“It felt like I was really done,” Bloomquist said referring to both the Dream and his season. “I didn’t think I was going to race at all. I thought I was going home for surgery. … I can still feel it even with the patches and the pain medicine. I can feel it right now. I know there’s damage.”
Feeling good enough to give Saturday’s $100,000-to-win event a run, Bloomquist got his pain killers approved – “We wanted to comply with everything,” he said – and started at the tail of his heat race because he missed Friday’s preliminary action. He roared from his No. 13 starting spot to finish third and qualify for the Dream.
Tennessee’s Bloomquist started 15th in the feature and worked his way into the top five by lap 15. He slide jobbed his way into second by lap 21. He chased and battled Georgia’s Jonathan Davenport for the lead for nearly 20 laps – including a few door-to-door drag races to the start/finish line – before finally pulling ahead and away for good on lap 60.
Four cautions in the final 40 laps bunched up the field and erased Bloomquist’s leads of three seconds or more. But he rocketed away from the field each time.
The win was Bloomquist’s eighth career Dream victory. He’s also finished second twice. Only Freddy Smith and Billy Moyer have multiple Dream wins with two each.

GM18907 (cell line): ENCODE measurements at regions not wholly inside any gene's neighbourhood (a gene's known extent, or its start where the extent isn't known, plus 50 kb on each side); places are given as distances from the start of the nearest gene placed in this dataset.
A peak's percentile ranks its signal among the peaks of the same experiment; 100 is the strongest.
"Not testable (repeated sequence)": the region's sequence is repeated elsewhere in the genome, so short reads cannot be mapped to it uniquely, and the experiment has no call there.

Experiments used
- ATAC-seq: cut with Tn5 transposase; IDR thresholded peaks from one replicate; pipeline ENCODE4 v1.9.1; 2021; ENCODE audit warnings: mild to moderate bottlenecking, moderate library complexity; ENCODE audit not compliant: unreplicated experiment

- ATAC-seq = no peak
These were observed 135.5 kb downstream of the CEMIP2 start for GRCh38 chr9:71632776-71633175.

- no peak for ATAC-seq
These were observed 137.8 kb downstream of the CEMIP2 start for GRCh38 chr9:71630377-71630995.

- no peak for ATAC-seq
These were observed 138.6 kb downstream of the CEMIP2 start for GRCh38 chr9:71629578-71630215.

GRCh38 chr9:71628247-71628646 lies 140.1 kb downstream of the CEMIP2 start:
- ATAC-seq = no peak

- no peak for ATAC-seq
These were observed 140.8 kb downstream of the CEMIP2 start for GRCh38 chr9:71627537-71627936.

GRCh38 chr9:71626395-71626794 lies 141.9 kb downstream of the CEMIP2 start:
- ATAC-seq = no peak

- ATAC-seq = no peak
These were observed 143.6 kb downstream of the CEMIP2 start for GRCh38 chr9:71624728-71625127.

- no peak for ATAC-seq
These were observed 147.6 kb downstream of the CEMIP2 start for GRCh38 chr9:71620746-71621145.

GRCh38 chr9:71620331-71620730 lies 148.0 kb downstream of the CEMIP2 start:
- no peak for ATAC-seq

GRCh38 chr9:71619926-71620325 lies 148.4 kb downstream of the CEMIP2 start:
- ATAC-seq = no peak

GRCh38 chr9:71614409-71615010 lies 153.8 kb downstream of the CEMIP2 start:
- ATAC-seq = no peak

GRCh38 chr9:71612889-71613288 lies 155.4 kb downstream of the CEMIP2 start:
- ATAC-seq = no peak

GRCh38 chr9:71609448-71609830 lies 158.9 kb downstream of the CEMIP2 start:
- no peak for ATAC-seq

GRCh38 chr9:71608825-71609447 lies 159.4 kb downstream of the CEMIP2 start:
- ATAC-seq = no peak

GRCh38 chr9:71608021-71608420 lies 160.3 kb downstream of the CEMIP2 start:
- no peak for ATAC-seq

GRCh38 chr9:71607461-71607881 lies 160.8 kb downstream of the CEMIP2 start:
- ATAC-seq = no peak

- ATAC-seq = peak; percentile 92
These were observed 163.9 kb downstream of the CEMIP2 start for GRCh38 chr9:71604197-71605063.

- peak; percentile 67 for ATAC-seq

Dale McDowell finished second, Davenport third, Bobby Pierce fourth and Chris Madden fifth.
Bloomquist won the 1990 World 100 (he also has four of those victories) driving with a cast on his left hand that left him with the use of his ring and pinkie fingers. And just like then, on Saturday Bloomquist said he did most of the driving with his right arm.
“This is one place, if there is a place, where you can drive steering left and using your right arm,” Bloomquist said. “You’re just pushing your arm over the top.”
Bloomquist said doctors have told him it doesn’t matter if he tears his rotator cuff more. It’s only a matter of can he stand the pain?
“(Friday night) I definitely couldn’t,” he said.
“He said he was going to try and get me through my career. I don’t think that’s going to happen,” he added. “I think we’re going to have to do something this fall.”
Until then Bloomquist will remain nearly one armed. And dangerous.